It's easy to get lost in the fun of the summer sun. Avoid sunburn by dressing in light layers and using a broad-spectrum sunscreen with an SPF of at least 15. Remember, sunscreen generally stays at original strength for three years. If you do get sunburn, take a cool bath or apply a clean towel dampened with cool tap water. Then apply moisturizer, aloe vera lotion or gel or a low-dose hydrocortisone cream.
Ice cream, hot dogs and fried goodies are cornerstones of traditional summer festivals. Unfortunately, too much of these types of foods can leave you feeling bloated and sluggish. Fight bloat by eating fresh foods grown locally, such as carrots, tomatoes, melons and berries. Want a healthier cool treat? Try freezing grapes for a no-guilt sweet dessert.
5. Cracked nails
Pool chemicals, hot sun, gardening and building sand castles can all cause cracked nails. To protect nails, keep fingernails dry, clean and rub moisturizer into the nail beds and cuticles. Consider applying a nail hardener to add a protective layer against summer elements. If brittle nails persist, ask your doctor about biotin, a nutritional supplement that may help strengthen weak fingernails.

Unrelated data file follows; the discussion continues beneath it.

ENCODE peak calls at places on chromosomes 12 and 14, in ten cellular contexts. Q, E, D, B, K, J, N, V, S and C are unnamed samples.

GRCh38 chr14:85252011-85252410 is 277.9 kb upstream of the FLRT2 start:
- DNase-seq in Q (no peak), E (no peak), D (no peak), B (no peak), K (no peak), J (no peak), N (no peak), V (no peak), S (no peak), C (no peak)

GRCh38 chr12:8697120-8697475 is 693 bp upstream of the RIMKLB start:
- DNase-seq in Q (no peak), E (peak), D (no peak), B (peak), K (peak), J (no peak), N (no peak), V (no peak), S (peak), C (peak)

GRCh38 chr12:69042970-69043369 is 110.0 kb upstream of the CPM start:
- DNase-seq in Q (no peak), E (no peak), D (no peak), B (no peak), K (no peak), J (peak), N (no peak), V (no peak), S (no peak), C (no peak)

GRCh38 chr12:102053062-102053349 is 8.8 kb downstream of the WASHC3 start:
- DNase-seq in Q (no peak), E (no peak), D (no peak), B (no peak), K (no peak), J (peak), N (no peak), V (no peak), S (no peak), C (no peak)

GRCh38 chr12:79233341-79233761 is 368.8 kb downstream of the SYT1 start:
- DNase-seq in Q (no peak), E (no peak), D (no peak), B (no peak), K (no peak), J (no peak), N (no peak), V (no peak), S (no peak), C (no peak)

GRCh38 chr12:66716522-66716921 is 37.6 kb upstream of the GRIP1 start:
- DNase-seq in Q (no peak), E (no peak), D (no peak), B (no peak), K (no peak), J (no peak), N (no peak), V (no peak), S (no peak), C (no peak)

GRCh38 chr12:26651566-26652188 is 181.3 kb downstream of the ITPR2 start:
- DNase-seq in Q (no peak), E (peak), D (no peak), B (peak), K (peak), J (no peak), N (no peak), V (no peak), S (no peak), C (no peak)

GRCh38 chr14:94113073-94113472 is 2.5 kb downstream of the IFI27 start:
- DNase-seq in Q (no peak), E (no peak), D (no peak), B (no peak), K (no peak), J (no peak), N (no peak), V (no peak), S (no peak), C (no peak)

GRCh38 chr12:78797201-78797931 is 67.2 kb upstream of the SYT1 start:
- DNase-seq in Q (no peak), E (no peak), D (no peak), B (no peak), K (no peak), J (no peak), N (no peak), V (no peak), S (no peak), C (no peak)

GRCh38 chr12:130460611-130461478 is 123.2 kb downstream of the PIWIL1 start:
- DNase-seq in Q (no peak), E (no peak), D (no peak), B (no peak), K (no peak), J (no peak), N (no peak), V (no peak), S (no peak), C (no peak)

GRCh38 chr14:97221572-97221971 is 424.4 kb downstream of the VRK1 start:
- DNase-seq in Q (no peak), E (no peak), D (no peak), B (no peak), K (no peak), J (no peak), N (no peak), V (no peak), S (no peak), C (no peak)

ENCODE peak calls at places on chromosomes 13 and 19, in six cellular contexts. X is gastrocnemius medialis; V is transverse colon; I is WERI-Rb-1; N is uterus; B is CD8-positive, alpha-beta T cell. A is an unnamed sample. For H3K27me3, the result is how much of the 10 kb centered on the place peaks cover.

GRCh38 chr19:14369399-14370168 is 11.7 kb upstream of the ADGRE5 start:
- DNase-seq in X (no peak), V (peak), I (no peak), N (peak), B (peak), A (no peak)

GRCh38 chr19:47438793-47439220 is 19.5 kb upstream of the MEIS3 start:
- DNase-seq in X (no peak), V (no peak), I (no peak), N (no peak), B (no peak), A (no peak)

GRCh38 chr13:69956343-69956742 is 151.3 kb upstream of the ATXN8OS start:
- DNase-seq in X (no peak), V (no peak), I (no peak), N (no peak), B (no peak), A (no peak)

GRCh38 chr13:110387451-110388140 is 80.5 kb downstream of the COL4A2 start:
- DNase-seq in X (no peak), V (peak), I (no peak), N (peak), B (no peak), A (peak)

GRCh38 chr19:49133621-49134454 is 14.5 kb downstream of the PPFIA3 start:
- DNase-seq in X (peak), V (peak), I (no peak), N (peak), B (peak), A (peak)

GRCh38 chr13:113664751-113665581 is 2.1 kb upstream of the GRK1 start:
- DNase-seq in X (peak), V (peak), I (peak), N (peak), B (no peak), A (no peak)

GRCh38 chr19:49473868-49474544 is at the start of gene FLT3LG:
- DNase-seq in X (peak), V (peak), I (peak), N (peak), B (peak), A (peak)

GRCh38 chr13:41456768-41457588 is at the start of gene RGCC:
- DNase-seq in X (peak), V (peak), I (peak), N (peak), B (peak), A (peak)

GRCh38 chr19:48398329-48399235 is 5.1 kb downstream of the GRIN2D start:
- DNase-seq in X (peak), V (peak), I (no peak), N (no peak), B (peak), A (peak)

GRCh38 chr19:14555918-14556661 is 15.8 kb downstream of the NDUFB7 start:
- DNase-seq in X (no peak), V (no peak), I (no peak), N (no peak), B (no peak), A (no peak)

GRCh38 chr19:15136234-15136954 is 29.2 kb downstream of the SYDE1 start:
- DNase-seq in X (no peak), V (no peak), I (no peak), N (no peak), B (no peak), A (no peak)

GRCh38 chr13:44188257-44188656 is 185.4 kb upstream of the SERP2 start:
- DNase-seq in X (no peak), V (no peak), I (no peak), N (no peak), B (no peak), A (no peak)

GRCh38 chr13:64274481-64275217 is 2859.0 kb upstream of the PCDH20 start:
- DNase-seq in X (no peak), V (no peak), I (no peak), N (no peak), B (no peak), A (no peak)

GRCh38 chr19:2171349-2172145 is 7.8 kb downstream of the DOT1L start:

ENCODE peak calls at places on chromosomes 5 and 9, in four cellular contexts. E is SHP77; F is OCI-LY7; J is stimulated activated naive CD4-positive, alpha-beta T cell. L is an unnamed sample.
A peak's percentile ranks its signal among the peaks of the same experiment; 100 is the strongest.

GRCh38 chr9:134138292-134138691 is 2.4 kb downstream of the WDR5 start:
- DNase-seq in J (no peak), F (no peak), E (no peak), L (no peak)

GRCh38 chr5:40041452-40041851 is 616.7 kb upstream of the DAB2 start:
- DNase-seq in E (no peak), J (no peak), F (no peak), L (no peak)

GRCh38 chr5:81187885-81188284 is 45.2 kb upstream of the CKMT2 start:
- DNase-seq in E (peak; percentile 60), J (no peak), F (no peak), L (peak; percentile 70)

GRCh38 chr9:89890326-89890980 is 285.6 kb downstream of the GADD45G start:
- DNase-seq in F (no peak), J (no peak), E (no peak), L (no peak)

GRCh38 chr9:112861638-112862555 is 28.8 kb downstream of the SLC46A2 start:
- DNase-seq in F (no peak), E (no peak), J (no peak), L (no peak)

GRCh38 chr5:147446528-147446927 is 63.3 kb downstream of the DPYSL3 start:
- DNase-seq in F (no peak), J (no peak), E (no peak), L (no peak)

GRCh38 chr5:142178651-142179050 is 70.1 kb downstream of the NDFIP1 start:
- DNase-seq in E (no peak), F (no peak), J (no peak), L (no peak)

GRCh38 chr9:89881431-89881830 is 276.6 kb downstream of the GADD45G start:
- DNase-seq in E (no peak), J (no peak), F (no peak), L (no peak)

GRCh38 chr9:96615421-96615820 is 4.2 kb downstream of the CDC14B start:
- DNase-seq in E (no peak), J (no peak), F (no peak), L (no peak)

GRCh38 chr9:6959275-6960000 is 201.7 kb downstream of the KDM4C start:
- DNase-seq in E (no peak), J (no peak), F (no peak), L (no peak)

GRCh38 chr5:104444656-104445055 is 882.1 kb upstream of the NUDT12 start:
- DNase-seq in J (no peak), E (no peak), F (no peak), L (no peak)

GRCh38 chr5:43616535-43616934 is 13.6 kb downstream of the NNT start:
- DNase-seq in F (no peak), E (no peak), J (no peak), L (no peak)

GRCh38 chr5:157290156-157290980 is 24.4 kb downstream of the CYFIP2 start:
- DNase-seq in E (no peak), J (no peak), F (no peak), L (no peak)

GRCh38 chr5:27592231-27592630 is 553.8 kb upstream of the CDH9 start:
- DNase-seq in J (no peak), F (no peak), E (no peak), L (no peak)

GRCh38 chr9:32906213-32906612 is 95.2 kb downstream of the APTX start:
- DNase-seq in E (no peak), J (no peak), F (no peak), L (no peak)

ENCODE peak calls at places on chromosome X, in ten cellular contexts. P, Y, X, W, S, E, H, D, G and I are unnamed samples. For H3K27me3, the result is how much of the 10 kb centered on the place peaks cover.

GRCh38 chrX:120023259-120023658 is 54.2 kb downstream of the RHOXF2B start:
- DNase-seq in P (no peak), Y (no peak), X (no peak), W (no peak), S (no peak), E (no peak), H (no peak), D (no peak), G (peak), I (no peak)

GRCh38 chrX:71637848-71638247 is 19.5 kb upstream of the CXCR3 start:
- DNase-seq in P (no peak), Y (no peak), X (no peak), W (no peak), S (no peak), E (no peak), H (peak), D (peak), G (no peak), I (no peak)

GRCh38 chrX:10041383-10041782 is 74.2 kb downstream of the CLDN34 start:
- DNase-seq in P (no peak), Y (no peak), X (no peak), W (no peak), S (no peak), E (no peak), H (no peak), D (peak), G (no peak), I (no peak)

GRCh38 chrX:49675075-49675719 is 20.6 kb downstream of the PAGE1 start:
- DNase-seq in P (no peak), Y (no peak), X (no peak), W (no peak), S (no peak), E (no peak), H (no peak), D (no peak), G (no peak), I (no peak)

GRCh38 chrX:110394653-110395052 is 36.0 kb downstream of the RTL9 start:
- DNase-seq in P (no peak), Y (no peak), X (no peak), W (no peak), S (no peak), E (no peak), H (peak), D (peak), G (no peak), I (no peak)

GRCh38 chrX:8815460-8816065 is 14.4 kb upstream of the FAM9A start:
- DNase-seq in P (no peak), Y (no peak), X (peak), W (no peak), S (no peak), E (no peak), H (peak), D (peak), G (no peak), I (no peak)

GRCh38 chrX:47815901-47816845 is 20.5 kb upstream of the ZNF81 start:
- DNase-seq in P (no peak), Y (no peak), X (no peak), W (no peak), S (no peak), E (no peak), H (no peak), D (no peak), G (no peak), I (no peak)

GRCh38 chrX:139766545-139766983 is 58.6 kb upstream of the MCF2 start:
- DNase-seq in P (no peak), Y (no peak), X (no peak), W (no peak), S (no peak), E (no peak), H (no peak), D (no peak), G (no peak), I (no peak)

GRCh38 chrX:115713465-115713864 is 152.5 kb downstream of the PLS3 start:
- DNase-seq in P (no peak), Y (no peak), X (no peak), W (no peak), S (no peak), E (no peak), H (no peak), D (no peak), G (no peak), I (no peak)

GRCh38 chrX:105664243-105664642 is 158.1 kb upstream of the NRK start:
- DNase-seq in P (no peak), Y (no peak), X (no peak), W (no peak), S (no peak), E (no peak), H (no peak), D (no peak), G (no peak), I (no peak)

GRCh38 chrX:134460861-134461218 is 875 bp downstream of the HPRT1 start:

6. Healthy, hydrated skin
Staying hydrated is a summer must, but skin hydration isn't as simple as drinking water. Dehydrated skin feels rough and loses elasticity. To maintain proper hydration, avoid prolonged exposure to dry air or chlorinated water. When bathing, use a gentle cleanser instead of soap and avoid using skin care products that contain alcohol. Moisturize immediately after cleansing. Also try incorporating antioxidant-rich foods into your diet such as spinach, blueberries or salmon.
Sunshine and heat can cause the body to sweat. This combo clogs pores and can lead to acne. Some chemical treatments can leave the skin more sun-sensitive, so natural treatments such as tea tree oil, azelaic acid and even green tea extract are a smart choice in reducing inflammation. Another potential cause for acne can be outdated cosmetics. Make sure the products you use are kept clean to avoid bacterial buildup and avoid using them past their expiration date - six months is a good rule of thumb.
8. Beautiful legs
From swimsuits to shorts, summer is the time most people show off their legs. This can be uncomfortable for some when faced with common leg woes such as spider veins and varicose veins. Several options are available to combat these issues which range from sclerotherapy and laser surgery, to more advanced techniques such as vein-stripping. To learn more, visit mayoclinic.org to find out what treatment is best for you.
To discuss these and any other persistent skin or summer-related health concerns, make an appointment with Mayo Clinic Dermatology today.